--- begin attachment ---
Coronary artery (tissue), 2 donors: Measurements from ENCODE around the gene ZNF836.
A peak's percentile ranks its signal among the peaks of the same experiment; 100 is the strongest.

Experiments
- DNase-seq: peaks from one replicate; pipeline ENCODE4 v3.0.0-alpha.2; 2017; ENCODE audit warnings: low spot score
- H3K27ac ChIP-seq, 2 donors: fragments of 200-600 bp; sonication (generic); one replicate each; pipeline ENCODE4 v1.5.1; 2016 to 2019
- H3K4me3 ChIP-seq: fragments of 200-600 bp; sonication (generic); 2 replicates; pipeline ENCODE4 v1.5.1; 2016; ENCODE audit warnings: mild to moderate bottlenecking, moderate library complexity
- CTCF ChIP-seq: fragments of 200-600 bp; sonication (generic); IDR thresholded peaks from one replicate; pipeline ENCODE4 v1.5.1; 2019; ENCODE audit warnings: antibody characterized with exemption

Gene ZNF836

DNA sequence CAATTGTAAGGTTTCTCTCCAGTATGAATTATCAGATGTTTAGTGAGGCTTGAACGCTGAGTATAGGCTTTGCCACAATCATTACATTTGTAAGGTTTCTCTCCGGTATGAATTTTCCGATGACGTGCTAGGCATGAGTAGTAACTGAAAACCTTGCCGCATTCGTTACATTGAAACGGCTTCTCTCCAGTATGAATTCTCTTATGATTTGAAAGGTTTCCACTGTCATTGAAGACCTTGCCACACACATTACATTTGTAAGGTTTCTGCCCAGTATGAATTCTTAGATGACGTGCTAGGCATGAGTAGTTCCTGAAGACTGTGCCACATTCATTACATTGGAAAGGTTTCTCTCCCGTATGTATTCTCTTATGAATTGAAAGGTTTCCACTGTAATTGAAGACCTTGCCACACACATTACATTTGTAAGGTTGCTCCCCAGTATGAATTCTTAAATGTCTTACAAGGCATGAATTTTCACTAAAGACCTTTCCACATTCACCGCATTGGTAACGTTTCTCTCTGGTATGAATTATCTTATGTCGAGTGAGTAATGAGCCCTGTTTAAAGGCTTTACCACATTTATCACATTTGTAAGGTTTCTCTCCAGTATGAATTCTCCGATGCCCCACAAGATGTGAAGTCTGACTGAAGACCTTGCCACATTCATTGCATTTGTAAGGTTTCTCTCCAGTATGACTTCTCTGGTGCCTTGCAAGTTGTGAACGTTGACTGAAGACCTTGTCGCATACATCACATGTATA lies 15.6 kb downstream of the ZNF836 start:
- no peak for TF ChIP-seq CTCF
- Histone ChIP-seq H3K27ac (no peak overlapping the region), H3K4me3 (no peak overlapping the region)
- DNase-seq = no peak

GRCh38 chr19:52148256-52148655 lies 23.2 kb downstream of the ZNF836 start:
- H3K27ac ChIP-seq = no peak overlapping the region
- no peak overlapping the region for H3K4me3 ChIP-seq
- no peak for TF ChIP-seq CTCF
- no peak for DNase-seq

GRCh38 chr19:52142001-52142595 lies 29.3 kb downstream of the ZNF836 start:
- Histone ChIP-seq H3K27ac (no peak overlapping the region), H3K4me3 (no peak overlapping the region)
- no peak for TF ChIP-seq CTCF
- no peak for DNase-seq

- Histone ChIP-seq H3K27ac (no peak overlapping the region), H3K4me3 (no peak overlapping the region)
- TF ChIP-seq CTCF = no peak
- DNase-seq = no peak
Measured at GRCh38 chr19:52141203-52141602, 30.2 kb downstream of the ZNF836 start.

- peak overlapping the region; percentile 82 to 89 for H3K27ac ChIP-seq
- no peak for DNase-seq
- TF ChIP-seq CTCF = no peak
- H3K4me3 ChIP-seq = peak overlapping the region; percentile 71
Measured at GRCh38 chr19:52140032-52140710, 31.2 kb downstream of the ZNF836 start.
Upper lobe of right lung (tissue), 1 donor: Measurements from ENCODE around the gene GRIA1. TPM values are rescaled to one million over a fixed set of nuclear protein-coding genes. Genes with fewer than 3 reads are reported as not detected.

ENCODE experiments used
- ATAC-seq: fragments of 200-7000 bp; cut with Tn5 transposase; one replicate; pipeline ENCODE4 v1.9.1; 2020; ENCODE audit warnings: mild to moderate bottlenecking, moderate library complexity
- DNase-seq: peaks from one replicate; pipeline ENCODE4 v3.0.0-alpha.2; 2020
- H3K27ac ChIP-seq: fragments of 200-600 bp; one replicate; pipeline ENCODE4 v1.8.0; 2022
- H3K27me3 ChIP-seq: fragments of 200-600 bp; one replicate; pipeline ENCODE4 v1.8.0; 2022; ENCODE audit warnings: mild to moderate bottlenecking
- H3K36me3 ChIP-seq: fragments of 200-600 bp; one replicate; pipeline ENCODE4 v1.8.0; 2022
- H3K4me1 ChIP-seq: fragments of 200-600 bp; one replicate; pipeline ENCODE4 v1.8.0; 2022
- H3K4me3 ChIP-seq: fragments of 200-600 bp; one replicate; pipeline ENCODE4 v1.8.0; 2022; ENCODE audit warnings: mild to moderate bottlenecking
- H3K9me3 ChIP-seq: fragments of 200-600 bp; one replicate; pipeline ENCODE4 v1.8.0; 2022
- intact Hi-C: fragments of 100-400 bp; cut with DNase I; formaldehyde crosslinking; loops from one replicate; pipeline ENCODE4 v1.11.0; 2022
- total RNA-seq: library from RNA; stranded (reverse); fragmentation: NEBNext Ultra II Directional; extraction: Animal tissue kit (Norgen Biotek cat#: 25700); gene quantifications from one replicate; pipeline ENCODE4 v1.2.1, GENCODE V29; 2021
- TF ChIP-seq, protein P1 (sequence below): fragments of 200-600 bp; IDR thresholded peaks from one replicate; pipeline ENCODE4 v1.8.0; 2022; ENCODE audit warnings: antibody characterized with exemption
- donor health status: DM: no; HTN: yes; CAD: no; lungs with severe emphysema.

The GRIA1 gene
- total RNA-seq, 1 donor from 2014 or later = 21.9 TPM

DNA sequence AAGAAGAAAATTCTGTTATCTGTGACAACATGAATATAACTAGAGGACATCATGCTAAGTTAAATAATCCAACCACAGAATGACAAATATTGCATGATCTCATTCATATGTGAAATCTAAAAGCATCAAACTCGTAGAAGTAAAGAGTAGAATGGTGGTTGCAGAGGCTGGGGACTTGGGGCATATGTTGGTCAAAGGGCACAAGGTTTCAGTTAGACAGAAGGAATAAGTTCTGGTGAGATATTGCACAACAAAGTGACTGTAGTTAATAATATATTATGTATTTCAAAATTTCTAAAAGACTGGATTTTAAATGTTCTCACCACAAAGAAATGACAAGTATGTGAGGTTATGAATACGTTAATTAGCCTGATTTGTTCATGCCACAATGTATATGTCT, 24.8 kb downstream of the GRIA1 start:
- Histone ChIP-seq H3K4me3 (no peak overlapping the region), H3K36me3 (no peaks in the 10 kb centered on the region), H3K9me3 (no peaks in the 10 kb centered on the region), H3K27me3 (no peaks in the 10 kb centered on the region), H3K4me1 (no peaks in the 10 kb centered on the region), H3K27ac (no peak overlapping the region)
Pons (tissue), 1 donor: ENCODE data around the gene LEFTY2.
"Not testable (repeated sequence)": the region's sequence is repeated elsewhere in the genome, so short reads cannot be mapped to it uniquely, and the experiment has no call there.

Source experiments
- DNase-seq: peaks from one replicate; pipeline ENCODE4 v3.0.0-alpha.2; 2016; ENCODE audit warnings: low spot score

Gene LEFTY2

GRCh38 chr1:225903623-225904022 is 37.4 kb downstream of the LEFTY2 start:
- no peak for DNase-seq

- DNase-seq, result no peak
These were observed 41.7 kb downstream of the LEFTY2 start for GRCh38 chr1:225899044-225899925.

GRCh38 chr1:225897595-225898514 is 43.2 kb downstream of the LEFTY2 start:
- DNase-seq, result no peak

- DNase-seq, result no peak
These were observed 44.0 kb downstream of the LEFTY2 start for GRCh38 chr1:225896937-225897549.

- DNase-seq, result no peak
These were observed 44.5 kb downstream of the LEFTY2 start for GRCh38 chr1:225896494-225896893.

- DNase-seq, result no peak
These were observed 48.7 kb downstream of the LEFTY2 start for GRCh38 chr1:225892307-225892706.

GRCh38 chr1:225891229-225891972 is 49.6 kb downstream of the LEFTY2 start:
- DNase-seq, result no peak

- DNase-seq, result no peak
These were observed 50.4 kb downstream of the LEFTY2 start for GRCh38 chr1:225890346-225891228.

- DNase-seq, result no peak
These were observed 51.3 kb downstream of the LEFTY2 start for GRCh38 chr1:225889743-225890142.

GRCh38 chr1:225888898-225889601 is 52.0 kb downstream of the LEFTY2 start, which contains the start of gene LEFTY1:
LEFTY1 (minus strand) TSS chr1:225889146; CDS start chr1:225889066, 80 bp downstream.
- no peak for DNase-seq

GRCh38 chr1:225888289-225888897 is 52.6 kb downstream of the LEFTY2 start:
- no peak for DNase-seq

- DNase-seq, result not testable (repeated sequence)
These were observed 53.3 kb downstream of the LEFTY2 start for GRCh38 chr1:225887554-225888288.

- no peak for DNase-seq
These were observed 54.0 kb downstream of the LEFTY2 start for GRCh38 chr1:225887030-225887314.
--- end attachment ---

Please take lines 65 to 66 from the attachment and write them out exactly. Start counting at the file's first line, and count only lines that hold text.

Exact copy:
These were observed 48.7 kb downstream of the LEFTY2 start for GRCh38 chr1:225892307-225892706.

GRCh38 chr1:225891229-225891972 is 49.6 kb downstream of the LEFTY2 start: